Akron council seeks applicants for vacated seat

By on March 30, 2016

Akron Borough Council reached a tentative consensus on a number of issues at its regular committee meeting Monday night at borough hall. The committee meetings are work sessions devoted to discussing actions, such as employment, zoning changes, ordinances, etc., which often require a majority vote at regular council meetings, which are held the second Monday of the month.

20150413_202324Among Monday night’s issues were finding a replacement for Dan McCormac.

McCormac announced his intention to resign from council the day after the last regular meeting, March 21.

In a telephone conversation, he said his resignation letter would cite the time demands of his family and professional responsibilities as reasons for resigning. Although he didn’t include it in the letter, he said in conversation  and for the record – that during his final council meeting he had an epiphany and realized that he could probably get more done as a private citizen than as a council member.

This realization struck him during a lengthy conversation about installing a porta potty somewhere on the borough’s portion of the rail trail. That conversation, he felt, led nowhere and he offered to pay $60 for a month’s porta potty rental. The offer was neither accepted nor rejected, but the next day McCormac did give a $60 personal check to the borough for a month’s worth of porta potty service.

Council President John Williamson said Pennsylvania’s municipal code requires council to appoint McCormac’s replacement within 30 days of its acceptance of his signed resignation letter. If they have that letter in hand by the next regular meeting, April 11, they could vet applicants for the vacated seat, and appoint a replacement at the May 9 council meeting.

Williamson suggested that interested Akron residents could announce their interest to any council member. Every member has a borough email address, listed on the borough website. Or citizens can call the borough secretary, Sue Davidson, at 859-1600, to let their intentions known.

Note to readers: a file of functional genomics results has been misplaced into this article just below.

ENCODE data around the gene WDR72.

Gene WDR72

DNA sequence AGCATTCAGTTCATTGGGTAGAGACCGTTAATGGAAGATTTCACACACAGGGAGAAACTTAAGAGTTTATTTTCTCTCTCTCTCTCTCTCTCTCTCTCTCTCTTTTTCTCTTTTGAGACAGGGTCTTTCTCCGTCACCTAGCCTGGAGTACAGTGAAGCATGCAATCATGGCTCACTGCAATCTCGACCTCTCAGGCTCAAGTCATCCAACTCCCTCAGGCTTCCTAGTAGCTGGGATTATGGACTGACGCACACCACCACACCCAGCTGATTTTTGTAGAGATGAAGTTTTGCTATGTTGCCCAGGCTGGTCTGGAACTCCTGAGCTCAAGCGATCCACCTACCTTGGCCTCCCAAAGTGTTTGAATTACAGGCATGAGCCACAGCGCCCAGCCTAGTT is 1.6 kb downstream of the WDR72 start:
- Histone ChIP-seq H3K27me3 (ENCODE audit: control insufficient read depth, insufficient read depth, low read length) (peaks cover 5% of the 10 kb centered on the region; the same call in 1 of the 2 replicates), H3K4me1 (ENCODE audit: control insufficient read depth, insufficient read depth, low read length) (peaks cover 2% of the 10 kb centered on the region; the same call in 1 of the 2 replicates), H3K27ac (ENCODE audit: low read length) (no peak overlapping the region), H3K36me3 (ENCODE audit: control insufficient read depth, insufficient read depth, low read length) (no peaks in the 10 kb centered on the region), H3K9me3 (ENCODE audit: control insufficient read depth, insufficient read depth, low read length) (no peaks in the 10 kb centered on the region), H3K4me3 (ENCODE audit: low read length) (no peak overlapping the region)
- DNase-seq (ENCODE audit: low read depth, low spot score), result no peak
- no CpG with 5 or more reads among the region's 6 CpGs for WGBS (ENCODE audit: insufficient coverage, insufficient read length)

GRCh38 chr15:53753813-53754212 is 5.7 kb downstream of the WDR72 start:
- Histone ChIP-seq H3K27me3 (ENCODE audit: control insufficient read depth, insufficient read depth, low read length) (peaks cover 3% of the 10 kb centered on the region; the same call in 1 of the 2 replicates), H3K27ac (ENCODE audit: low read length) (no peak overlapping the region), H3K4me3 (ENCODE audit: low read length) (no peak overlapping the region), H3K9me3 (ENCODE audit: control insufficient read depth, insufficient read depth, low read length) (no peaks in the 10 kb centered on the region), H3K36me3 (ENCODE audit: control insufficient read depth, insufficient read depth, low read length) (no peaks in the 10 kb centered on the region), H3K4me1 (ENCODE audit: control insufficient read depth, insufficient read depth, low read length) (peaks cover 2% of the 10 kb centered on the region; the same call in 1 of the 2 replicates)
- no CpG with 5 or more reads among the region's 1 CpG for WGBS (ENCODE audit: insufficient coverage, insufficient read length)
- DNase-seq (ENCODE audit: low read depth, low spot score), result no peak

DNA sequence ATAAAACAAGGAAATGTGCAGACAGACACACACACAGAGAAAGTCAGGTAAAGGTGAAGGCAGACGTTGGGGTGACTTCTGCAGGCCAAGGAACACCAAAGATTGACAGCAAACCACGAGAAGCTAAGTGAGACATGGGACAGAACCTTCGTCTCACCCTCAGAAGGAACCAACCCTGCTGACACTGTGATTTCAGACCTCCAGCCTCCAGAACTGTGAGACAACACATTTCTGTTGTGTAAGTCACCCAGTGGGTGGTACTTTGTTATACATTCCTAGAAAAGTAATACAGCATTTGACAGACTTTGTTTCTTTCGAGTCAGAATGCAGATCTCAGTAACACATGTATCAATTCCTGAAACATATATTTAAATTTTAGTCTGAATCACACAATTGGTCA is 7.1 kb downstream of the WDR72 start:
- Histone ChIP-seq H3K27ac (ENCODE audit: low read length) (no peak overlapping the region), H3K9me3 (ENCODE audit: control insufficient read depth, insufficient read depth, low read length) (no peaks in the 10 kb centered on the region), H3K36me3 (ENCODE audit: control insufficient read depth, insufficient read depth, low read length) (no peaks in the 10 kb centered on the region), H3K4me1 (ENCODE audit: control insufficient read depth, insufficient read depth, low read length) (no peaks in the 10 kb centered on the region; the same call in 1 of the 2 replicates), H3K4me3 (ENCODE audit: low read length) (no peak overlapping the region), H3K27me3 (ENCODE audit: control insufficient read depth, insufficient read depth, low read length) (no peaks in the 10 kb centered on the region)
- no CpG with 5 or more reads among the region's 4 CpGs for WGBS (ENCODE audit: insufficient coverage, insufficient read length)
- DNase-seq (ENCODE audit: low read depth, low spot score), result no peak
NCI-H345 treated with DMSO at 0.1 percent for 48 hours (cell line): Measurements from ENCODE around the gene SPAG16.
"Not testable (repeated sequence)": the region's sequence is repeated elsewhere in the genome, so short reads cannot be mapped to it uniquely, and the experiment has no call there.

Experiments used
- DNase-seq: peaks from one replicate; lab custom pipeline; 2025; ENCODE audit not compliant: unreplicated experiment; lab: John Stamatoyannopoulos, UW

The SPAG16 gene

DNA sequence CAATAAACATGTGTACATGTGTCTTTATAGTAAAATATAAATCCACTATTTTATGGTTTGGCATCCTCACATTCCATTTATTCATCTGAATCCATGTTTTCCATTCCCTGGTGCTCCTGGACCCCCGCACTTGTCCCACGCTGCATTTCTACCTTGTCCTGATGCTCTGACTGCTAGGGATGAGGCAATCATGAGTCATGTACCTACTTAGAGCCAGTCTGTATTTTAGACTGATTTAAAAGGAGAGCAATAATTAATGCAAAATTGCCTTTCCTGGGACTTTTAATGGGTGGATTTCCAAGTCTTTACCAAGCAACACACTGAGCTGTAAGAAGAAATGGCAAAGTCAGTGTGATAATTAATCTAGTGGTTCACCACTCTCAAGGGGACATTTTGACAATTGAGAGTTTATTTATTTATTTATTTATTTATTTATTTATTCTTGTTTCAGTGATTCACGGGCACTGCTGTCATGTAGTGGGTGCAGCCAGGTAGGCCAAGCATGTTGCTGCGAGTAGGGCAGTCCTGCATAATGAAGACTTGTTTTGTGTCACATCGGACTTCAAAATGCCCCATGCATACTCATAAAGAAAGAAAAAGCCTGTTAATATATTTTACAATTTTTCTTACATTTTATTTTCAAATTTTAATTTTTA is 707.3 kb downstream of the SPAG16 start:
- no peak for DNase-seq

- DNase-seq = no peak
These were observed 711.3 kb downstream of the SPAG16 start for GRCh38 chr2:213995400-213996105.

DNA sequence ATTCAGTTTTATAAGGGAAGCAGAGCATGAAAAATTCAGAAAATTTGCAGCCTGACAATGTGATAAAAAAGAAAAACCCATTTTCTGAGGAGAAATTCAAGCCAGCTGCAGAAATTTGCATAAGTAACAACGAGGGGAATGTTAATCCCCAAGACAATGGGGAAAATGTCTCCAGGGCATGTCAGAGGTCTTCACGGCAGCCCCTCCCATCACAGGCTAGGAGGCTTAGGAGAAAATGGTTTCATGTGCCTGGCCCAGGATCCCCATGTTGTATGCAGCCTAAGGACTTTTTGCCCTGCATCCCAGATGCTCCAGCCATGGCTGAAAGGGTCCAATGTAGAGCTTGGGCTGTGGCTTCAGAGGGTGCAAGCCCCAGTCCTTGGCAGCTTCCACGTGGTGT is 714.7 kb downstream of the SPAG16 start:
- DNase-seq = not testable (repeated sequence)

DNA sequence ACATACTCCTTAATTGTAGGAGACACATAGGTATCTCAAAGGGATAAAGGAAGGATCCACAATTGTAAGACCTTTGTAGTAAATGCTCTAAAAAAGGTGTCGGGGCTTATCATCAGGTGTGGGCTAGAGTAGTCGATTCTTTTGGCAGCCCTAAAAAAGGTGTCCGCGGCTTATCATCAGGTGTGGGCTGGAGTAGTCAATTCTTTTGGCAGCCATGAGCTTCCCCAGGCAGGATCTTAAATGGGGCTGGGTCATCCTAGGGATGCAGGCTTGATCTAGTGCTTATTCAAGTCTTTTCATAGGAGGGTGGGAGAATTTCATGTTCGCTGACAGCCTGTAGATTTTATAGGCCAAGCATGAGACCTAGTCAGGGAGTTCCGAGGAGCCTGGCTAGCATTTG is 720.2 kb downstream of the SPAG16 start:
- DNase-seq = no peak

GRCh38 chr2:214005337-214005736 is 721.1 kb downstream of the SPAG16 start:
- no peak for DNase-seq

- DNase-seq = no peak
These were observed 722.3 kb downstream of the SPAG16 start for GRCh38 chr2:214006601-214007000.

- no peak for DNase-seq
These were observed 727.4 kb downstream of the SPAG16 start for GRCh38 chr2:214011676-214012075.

Williamson said he is comfortable with the way the current council members get along with each other, the mayor, the borough manager and secretary. He would like to see an appointee who would fit comfortably into that environment. He added that he would be interested in a more diverse council

Rail trail toilets were another issue that involved a lot of discussion. Borough Manager Dan Guers told council he has received five phone calls since the last council meeting about a proposal to build a restroom facility at Colonial Park, next to the rail trail. A grant from the Pennsylvania Department of Conservation and Natural Resources would pay for most of the cost, but the borough would still be on the hook for $20,000 to $30,000. The deadline for the DCNR grant application is April 13.

There was general agreement that if a porta potty would solve the toilet issue, it would be preferable to a brick-and-mortar restroom. Regular porta potties are $60 a month. Handicap-accessible units are twice that.

There was no official vote, but a consensus was reached to scrap the DCNR grant request, at least for this year, and go with a handicap accessible porta potty, probably on the Balmer property across from the Colonial Park.

Guers said it is his understanding that the Balmers would be okay with that arrangement, but that the location is actually in Ephrata Township. Guers said he would approach the township about splitting the cost.

When asked what would become of the $60 check McCormac had presented to the borough for the first month’s rent, the group decided to return it.

Rip rap is the likely choice to solve the erosion issue in the backyards of Bomberger Road properties that are separated from the rail trail by an intermittent, unnamed stream which, according to the Pennsylvania Department of Environmental Protection, is a water of the Commonwealth, and a tributary to the Cocalico Creek. As such, it cannot be enclosed and the streambed cannot be disturbed.

However, it is gradually eroding the backyards of the Bomberger homeowners, and if it is left unchecked, will continue to wash soil away from those yards. A representative from Arro Consulting, the borough’s general engineer, said gabion baskets – which are basically rip rap in cages – would be another possibility, but at a higher initial cost and more expensive maintenance. Rip rap has many other names, but it consists of large stones, often 8-to-12 inches in diameter, arranged on stream banks to keep them from washing away.

Dick Wanner reported on this story for the Review. He can be reached at rwanner.eph@lnpnews.com, or by phone at 419-4703.


Social media editor and staff writer for Ephrata Review and Lititz Record Express.

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